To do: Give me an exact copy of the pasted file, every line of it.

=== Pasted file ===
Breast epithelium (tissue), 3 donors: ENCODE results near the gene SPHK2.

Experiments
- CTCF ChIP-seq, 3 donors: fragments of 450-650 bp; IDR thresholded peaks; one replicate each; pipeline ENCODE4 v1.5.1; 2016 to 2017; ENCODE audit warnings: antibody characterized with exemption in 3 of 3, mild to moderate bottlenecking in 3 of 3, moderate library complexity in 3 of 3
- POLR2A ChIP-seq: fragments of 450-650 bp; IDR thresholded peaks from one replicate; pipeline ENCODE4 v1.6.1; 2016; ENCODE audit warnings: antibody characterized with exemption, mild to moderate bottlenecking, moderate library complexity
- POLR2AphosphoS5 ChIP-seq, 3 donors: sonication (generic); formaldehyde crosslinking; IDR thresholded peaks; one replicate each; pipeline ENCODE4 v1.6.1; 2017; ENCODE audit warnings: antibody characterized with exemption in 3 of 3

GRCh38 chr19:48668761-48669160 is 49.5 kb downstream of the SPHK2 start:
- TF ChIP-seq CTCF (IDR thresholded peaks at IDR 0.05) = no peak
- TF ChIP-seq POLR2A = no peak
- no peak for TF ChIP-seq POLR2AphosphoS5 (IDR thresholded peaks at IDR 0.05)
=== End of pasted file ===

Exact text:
Breast epithelium (tissue), 3 donors: ENCODE results near the gene SPHK2.

Experiments
- CTCF ChIP-seq, 3 donors: fragments of 450-650 bp; IDR thresholded peaks; one replicate each; pipeline ENCODE4 v1.5.1; 2016 to 2017; ENCODE audit warnings: antibody characterized with exemption in 3 of 3, mild to moderate bottlenecking in 3 of 3, moderate library complexity in 3 of 3
- POLR2A ChIP-seq: fragments of 450-650 bp; IDR thresholded peaks from one replicate; pipeline ENCODE4 v1.6.1; 2016; ENCODE audit warnings: antibody characterized with exemption, mild to moderate bottlenecking, moderate library complexity
- POLR2AphosphoS5 ChIP-seq, 3 donors: sonication (generic); formaldehyde crosslinking; IDR thresholded peaks; one replicate each; pipeline ENCODE4 v1.6.1; 2017; ENCODE audit warnings: antibody characterized with exemption in 3 of 3

GRCh38 chr19:48668761-48669160 is 49.5 kb downstream of the SPHK2 start:
- TF ChIP-seq CTCF (IDR thresholded peaks at IDR 0.05) = no peak
- TF ChIP-seq POLR2A = no peak
- no peak for TF ChIP-seq POLR2AphosphoS5 (IDR thresholded peaks at IDR 0.05)